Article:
Hypothermia is defined as the situation in which the body temperature is below normal levels of the thermostat set point. In this situation, the thermoregulatory system begins to lose sensitivity and effectiveness, and therefore the body is not capable of producing enough heat. In other words: the cold sensors inform the hypothalamus about the dropping temperature. The heat producing activities are not sufficient and the cold sensors become insensitive because of the large temperature difference. This event leads to deregulation of the thermoregulatory centres in the hypothalamus.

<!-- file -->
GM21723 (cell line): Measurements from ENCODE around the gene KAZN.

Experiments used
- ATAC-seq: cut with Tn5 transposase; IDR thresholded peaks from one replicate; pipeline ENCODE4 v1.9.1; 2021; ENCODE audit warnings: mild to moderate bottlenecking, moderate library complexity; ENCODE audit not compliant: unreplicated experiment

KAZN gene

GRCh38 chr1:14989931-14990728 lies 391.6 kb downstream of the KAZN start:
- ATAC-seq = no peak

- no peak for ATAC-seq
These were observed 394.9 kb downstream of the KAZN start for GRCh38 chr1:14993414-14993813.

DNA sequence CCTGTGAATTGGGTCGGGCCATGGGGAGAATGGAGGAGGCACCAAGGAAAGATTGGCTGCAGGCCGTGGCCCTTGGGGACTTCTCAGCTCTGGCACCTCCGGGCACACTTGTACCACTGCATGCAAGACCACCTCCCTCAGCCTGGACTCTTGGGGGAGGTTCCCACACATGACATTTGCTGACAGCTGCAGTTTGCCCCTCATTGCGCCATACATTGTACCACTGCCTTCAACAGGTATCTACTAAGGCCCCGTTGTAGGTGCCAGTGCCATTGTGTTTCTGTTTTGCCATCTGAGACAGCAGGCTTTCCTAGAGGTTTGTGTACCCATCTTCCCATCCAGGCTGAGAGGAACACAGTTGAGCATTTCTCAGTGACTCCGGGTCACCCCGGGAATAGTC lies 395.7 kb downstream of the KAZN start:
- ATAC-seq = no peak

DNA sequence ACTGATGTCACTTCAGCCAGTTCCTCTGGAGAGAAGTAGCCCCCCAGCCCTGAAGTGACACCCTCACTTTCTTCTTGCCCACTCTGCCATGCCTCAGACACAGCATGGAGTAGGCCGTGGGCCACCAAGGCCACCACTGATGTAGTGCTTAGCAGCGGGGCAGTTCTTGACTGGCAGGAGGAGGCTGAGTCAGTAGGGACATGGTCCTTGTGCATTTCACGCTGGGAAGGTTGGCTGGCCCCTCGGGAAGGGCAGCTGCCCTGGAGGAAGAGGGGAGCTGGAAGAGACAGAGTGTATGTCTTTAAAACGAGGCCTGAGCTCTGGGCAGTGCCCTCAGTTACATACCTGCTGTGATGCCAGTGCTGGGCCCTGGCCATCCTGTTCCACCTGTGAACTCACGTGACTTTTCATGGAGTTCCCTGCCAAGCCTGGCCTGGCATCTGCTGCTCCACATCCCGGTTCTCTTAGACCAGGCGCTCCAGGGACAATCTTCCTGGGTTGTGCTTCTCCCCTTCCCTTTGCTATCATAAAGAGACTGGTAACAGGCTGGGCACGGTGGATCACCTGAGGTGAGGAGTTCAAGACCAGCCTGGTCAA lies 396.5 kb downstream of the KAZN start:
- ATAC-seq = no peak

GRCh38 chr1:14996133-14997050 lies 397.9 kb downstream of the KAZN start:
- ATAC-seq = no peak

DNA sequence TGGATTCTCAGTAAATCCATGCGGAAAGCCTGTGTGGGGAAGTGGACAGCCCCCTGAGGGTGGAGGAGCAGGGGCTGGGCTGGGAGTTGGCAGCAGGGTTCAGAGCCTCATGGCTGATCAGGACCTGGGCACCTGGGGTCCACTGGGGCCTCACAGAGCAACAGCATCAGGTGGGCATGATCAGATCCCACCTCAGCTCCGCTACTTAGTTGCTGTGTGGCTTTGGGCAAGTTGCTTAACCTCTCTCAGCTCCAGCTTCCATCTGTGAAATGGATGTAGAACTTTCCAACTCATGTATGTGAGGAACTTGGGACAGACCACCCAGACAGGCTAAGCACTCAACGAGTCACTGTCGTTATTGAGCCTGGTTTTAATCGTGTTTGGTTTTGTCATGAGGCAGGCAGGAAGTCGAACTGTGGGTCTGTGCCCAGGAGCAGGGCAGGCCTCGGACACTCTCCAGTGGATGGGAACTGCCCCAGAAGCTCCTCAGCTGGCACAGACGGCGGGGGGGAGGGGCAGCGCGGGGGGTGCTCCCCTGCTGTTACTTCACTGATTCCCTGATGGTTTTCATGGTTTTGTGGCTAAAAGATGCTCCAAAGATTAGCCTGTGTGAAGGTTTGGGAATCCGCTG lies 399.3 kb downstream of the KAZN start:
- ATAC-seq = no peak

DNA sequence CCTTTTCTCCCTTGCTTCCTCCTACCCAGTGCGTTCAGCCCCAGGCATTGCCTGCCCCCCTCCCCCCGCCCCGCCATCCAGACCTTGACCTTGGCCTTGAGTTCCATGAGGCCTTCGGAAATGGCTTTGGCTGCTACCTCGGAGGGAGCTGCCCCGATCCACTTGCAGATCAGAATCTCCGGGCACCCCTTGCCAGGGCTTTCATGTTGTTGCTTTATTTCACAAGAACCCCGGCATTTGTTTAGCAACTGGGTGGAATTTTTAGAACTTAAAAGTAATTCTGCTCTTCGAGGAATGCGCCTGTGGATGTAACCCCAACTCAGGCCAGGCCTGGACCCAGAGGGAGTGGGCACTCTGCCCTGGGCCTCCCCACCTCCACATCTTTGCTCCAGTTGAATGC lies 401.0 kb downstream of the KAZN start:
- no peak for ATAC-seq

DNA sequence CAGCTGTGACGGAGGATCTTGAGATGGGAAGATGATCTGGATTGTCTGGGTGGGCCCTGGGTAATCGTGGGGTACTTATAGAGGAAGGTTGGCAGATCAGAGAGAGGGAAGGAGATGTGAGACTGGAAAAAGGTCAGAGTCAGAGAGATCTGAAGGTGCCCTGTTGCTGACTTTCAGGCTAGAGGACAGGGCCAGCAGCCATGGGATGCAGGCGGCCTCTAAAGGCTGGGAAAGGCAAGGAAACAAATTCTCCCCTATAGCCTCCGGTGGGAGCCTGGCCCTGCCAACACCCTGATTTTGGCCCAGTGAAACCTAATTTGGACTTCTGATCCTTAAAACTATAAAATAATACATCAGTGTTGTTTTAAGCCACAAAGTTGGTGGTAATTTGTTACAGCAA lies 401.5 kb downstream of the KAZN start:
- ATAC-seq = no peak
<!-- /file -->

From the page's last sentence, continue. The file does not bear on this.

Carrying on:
The individual begins a negative cascade of processes, in which cardiac and respiratory depression and neuronal disorders are likely. 

Hypothermia is a common phenomenon with car accidents, drowning accidents and extreme cold. Individuals suffering from hypothermia should be gradually warmed up with blankets, warm baths, heating of the skin and/or infusion of warm saline. In severe situations cardiopulmonary support is necessary.

Hypothermia can be a useful tool in surgery to decrease metabolic rate in a particular organ. An example is open-heart surgery.



Drowning victims are sensitive to hypothermia, because water absorbs energy 25 times better then air.


During heart surgery the cooled heart can be stopped beating for many minutes at a time. 


In an advanced state of hypothermia the thermostat setpoint is below its normal value.